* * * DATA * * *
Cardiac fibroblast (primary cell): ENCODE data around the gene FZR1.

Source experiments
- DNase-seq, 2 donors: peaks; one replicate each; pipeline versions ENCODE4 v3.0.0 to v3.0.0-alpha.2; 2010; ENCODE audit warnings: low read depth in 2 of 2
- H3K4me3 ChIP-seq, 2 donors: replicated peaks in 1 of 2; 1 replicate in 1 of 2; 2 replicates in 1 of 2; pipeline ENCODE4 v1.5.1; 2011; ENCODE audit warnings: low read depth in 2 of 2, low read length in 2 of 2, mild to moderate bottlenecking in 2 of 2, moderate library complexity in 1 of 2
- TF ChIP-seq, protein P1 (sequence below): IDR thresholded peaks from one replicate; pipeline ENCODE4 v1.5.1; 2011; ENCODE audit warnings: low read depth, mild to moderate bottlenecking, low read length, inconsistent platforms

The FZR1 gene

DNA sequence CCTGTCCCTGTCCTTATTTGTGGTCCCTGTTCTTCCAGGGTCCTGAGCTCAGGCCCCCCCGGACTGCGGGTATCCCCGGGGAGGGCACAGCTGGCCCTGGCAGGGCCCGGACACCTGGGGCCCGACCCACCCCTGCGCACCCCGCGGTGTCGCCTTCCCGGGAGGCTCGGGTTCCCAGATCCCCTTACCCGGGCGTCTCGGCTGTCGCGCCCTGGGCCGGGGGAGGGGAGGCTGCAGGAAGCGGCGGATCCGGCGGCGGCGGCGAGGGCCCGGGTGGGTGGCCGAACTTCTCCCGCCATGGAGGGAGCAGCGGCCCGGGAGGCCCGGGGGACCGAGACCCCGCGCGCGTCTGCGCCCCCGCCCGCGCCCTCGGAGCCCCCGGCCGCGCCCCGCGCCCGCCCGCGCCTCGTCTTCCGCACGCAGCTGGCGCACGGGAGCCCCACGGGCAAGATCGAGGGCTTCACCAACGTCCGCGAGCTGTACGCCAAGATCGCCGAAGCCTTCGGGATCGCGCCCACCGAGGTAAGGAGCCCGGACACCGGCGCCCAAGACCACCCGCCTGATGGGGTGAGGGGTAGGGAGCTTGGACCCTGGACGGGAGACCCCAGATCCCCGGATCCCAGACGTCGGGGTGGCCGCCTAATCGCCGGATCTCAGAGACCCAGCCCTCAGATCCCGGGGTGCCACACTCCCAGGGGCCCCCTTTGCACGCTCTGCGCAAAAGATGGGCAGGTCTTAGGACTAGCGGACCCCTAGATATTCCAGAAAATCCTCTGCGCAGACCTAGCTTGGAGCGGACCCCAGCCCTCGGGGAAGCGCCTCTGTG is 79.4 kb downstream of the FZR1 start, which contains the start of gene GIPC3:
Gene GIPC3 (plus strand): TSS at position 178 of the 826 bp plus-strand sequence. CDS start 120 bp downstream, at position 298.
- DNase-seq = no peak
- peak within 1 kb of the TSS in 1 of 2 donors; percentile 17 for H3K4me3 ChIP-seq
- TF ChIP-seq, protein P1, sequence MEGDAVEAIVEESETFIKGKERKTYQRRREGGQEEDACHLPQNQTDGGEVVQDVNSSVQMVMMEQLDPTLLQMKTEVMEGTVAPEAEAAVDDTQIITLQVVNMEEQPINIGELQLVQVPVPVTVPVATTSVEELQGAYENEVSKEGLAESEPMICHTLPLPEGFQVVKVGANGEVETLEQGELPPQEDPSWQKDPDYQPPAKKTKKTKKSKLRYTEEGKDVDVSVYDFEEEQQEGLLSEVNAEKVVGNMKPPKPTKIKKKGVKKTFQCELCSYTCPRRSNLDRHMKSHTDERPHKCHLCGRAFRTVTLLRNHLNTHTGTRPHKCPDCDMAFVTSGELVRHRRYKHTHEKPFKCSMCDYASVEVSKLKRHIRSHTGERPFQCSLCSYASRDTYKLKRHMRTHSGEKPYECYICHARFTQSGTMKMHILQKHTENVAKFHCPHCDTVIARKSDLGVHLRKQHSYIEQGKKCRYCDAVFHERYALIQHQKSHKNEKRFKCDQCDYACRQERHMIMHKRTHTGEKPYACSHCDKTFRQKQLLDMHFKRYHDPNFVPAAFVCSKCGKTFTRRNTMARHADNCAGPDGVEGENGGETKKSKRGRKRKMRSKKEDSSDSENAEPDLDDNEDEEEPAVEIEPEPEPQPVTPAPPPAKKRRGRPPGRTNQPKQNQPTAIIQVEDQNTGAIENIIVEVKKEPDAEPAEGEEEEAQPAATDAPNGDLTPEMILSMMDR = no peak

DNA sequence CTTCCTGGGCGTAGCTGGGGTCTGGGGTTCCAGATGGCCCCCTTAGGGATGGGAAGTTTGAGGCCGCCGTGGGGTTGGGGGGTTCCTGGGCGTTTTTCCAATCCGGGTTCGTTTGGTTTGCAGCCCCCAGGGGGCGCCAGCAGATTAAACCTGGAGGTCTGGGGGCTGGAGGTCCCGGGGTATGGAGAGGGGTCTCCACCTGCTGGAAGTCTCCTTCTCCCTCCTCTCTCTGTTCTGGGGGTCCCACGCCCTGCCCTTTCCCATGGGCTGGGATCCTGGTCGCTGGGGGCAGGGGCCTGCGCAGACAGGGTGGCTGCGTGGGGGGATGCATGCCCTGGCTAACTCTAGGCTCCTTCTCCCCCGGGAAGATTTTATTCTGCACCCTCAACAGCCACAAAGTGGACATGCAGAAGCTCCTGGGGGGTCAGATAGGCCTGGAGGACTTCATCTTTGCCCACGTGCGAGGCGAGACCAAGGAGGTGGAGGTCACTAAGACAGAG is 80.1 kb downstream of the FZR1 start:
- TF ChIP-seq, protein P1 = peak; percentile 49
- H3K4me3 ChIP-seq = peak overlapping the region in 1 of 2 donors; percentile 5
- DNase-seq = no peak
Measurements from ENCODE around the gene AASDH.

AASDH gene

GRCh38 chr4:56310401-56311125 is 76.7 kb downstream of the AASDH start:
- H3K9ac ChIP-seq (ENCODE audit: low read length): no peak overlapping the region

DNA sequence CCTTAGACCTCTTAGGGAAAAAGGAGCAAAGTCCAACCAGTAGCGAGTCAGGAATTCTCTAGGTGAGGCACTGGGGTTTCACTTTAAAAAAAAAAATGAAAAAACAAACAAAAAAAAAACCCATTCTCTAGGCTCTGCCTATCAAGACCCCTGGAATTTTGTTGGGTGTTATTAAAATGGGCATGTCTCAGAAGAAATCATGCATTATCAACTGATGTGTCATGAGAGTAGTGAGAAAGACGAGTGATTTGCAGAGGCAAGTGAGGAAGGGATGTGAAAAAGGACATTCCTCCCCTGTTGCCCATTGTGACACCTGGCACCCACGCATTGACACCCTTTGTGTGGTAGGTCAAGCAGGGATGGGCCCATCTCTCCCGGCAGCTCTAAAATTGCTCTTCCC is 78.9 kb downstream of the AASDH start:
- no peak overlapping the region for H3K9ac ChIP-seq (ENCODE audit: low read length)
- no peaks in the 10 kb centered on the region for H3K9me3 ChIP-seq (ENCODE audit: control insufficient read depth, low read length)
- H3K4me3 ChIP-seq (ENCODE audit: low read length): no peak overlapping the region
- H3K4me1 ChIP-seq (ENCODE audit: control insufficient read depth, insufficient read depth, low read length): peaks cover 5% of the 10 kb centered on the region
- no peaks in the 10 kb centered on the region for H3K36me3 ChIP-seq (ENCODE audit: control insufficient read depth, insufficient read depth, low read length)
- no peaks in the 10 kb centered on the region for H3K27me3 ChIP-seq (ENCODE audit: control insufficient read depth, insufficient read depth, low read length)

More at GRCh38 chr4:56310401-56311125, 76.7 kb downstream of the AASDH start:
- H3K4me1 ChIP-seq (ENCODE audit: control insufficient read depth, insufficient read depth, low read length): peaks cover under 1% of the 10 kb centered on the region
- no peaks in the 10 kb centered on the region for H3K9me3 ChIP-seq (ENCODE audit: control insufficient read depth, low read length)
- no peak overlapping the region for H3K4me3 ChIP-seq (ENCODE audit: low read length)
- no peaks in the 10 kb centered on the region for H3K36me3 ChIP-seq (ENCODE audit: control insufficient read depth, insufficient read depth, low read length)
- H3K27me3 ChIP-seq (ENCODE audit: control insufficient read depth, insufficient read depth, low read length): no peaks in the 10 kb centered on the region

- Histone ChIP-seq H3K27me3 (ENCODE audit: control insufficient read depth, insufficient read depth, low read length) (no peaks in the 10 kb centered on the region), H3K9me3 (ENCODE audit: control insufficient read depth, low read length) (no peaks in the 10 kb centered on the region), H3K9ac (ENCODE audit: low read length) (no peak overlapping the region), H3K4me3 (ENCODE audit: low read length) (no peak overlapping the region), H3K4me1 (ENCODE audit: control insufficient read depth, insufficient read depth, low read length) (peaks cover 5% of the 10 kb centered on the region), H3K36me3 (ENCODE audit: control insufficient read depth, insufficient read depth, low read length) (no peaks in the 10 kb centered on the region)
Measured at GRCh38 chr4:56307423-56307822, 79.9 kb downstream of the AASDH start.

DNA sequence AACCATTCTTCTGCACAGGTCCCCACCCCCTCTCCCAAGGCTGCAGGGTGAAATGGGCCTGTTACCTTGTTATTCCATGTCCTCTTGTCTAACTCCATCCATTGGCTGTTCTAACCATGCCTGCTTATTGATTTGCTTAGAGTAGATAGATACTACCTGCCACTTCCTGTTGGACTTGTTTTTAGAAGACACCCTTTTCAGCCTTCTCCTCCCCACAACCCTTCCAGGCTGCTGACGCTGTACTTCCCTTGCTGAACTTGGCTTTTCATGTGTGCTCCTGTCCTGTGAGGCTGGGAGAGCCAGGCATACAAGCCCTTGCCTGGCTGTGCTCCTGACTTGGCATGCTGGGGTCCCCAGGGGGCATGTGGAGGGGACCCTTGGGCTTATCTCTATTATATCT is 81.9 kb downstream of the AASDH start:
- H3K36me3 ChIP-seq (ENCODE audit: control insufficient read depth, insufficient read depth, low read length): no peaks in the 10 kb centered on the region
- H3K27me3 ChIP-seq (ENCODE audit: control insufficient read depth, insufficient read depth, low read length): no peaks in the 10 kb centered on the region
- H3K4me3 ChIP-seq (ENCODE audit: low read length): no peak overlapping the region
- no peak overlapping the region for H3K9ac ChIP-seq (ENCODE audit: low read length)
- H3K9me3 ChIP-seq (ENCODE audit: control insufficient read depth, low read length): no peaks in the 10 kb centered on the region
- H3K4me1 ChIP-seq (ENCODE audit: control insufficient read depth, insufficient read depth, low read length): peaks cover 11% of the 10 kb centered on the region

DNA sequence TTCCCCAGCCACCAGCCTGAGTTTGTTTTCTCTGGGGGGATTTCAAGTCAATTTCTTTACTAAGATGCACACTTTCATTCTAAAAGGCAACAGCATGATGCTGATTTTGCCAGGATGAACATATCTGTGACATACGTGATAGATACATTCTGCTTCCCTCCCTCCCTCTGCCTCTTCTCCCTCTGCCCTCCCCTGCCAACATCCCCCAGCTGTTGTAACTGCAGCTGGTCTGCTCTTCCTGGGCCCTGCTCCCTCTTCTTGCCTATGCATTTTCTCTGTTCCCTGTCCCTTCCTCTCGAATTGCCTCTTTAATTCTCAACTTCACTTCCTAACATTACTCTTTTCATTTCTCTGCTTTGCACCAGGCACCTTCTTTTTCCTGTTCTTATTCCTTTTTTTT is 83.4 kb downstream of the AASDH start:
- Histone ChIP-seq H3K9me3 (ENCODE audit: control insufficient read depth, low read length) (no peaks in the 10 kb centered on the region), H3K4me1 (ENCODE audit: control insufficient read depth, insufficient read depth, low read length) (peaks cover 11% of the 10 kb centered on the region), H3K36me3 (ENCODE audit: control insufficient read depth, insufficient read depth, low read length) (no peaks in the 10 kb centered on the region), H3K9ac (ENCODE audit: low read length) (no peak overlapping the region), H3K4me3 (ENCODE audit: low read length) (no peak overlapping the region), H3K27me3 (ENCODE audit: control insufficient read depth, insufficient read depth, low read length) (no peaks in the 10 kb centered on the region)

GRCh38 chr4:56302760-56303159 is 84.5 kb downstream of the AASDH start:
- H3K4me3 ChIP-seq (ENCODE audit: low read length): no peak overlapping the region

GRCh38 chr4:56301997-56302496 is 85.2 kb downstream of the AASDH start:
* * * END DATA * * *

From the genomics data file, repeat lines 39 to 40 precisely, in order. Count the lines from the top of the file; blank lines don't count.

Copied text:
- no peak overlapping the region for H3K9ac ChIP-seq (ENCODE audit: low read length)
- H3K9me3 ChIP-seq (ENCODE audit: control insufficient read depth, low read length): no peaks in the 10 kb centered on the region